Mini Lesson 1

A New Way to Think About Learning

IN THIS MINI LESSON

  • Learning Opportunity instead of classes, credits, and grades
  • Using Who, What, When, Where, Why, and How to describe a Learning Opportunity
  • Learning Journey instead of requirements and check boxes
  • Leaving behind Evidence of Learning

RESOURCES RELATED TO THIS MINI LESSON

TEXT SUMMARY OF MINI LESSON 1

U.school was founded in 2016 as a way to try and design a school that was adaptive and flexible enough to be the school that each student needed rather than forcing each student to adapt to the needs of the school.

We threw out all the concepts that came with traditional schooling like classes, grades, and credits and started with thinking about the way people learn. We recognized that people learn all the time, in all kinds of different places. Learning is not limited to what happens in classrooms. That is kind of obvious. So perhaps we need to accomodate that fact.

Learning Opportunity

In the u.school system we have a concept called, a Learning Opportunity

A Learning Opportunity is anytime you intentionally put yourself in a position to learn something.

A class is one type of Learning Opportunity. There is nothing wrong with learning in a classroom setting. But it is only one type of Learning Opportunity. Reading a book on your own is a Learning Opportunity. Doing an internship is a Learning Opportunity. Interviewing an expert is a Learning Opportunity. Creating a video is a Learning Opportunity.

A Learning Opportunity is not defined by time or place. They can take four years or four hours. Writing a novel over the course of four years is one Learning Opportunty. But so is watching a set of related videos on Youtube.

So the first insight to understand is that we took the concept of a class and broadened tremendously to include things that happen outside of a classroom. We call that a Learning Opportunity. This is the basic unit of the Field Guide.

Capturing a Learning Opportunity

Since we define a Learning Opportunity so broadly and openly to include almost any kind of learning, how do we go about capturing and keeping a record of each Learning Opportunity?

In a traditional school, a class is recorded as a grade and a credit in a specific category. That grade and credit are a shorthand for what content or skills were covered and how the student performed in the class.

That system of record keeping, grades and credits, is efficient but doesn't communicate a lot of information. When a student in a traditional school participates in extra-curricular activities like sports, music, clubs, travel, theatre they are not typically given credits and grades. Even though those experiences might be important, many times even more important to the student than the graded classes, they don't impact a students Grade Point Average or Class Ranking. They might not even show up on an Official Transcript.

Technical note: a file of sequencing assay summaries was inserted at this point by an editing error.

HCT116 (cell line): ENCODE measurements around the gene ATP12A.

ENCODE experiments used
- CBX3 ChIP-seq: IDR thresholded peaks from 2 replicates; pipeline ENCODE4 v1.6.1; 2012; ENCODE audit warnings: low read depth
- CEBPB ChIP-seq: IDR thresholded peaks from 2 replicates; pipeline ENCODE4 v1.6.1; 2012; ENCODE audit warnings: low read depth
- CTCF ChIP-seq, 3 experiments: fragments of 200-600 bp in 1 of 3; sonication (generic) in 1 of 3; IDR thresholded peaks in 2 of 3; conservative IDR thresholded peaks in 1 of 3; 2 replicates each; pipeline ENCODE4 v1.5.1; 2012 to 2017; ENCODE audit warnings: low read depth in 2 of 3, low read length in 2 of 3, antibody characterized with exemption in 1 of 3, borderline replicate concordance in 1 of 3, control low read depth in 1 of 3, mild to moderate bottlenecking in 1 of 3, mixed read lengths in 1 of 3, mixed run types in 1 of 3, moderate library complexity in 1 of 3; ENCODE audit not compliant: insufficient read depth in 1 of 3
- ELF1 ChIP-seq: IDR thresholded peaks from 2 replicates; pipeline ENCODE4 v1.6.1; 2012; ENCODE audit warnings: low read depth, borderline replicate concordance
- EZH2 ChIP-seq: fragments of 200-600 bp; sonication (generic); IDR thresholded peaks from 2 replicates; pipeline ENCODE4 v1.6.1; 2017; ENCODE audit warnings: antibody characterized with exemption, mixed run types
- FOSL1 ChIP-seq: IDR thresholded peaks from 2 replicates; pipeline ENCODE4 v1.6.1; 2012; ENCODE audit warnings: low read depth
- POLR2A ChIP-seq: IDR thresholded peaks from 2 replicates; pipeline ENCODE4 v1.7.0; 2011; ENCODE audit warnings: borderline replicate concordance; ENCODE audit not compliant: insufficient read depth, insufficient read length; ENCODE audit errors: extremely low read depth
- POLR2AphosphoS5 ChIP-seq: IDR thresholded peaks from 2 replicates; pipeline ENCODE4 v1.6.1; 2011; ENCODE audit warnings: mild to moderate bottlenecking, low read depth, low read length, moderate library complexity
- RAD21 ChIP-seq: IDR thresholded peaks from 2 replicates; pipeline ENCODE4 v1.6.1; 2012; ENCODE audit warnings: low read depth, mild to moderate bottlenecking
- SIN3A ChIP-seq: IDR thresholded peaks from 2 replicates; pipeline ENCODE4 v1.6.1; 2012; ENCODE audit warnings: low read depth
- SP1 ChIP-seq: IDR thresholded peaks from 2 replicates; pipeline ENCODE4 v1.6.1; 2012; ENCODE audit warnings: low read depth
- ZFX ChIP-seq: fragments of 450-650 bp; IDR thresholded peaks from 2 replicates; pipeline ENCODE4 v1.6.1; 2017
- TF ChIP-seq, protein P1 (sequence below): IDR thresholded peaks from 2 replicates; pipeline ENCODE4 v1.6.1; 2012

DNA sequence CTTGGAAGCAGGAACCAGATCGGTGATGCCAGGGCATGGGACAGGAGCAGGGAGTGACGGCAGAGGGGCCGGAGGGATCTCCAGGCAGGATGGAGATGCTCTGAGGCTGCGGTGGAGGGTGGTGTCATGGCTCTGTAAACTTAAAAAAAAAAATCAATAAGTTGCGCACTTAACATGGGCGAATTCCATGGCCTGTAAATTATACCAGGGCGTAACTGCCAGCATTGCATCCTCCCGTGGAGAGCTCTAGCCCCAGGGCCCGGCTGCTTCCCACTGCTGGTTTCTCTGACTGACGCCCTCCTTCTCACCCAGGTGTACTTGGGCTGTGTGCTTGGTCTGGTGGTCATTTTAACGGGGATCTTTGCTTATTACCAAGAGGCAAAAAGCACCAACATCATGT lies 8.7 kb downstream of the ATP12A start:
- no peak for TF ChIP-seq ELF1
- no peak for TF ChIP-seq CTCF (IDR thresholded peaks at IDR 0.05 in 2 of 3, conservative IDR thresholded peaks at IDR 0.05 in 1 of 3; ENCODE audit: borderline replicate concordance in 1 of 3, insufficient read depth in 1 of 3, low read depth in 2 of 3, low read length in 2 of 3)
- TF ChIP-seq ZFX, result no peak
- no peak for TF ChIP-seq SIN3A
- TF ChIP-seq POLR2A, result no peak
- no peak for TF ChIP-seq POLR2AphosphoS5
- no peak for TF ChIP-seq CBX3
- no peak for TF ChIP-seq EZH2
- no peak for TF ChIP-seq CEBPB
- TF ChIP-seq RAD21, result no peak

We believe all Learning Opportunities are worthing of capturing and including in Your Story. We have developed a system to capture any Learning Opportunity, no matter how short or long, whether it takes place in a classroom, at a museum, or as part of a student-driven activity.

Our system uses the Who, What, When, Where, Why, and How questioning system that is used by journalists, detectives, lawyers, researchers and anyone else who is trying to make sure they are capturing a 360 degree view of a situation.

At the end of a Learning Opportunity we ask the learner to record ...

  • WHO was involved in the Learning Opportunity. Who learned along with you. Who taught you. Who guided you. Who else was involved.
  • WHAT were the Content, Skills, Habits, Mindsets involved in this Learning Opportunity. Include them all, we don't need to limit it to only a single subject area. Integrated, cross disciplinary learning is very powerful and we want to encourage it.
  • WHEN did this Learning Opportunity occur. When did it start. When did it stop. What were the total number of hours spent on this Learning Opportunity.
  • WHERE did this Learning Opportunity take place. Was it online, in-person, at another institution, at your home, on a trip.
  • WHY did you want to pursue this Learning Opportunity. Were you driven by curiosity, passion, interest, short or long term goals, a requirement.
  • HOW did you learn during this Learning Opportunity. Was it teacher-led, student-led. Did you create something, learn by doing, discover something?

We feel this system not only allows you to capture a wide range of Learning Opportunities; it also keeps a deeper, more complete record; it encourages unique, creative, integrated, and interdisciplinary Learning Opportunities; it also gives the learner complete ownership of their own records. The leaners is the one who reflects on their learning and captures what was most important about their choices in what and how to learn and who to learn it with.